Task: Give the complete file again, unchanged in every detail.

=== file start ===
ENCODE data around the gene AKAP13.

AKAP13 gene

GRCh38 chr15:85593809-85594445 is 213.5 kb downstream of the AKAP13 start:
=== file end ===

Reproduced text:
ENCODE data around the gene AKAP13.

AKAP13 gene

GRCh38 chr15:85593809-85594445 is 213.5 kb downstream of the AKAP13 start: